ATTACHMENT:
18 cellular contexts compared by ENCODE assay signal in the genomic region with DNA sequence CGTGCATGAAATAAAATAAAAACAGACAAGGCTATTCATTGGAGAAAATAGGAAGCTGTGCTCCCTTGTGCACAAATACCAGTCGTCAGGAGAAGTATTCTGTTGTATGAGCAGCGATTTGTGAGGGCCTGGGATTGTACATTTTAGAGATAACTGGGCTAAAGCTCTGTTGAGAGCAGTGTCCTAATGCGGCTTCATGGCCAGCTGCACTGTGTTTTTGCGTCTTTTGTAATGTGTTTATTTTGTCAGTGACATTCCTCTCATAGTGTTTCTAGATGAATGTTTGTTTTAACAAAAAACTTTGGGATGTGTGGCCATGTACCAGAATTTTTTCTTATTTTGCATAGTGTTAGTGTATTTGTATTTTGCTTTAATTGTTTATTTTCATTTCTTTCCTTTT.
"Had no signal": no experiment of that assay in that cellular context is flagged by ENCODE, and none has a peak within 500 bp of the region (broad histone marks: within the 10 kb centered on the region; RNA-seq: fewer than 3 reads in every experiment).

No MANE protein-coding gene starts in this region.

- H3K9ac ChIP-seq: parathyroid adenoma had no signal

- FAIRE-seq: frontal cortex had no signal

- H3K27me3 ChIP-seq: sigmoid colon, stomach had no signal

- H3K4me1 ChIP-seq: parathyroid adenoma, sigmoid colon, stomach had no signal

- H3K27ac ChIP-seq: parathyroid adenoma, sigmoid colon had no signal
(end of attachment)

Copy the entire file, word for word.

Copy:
18 cellular contexts compared by ENCODE assay signal in the genomic region with DNA sequence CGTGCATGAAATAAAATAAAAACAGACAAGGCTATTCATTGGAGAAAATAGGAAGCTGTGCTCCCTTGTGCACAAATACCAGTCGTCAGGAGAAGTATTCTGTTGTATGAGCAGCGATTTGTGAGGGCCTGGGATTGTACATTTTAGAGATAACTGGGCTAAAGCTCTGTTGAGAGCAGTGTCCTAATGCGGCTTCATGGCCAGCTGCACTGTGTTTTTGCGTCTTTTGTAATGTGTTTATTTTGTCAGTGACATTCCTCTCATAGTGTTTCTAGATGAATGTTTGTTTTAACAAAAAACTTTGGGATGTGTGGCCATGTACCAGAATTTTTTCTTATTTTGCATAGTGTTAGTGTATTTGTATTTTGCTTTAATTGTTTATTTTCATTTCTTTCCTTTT.
"Had no signal": no experiment of that assay in that cellular context is flagged by ENCODE, and none has a peak within 500 bp of the region (broad histone marks: within the 10 kb centered on the region; RNA-seq: fewer than 3 reads in every experiment).

No MANE protein-coding gene starts in this region.

- H3K9ac ChIP-seq: parathyroid adenoma had no signal

- FAIRE-seq: frontal cortex had no signal

- H3K27me3 ChIP-seq: sigmoid colon, stomach had no signal

- H3K4me1 ChIP-seq: parathyroid adenoma, sigmoid colon, stomach had no signal

- H3K27ac ChIP-seq: parathyroid adenoma, sigmoid colon had no signal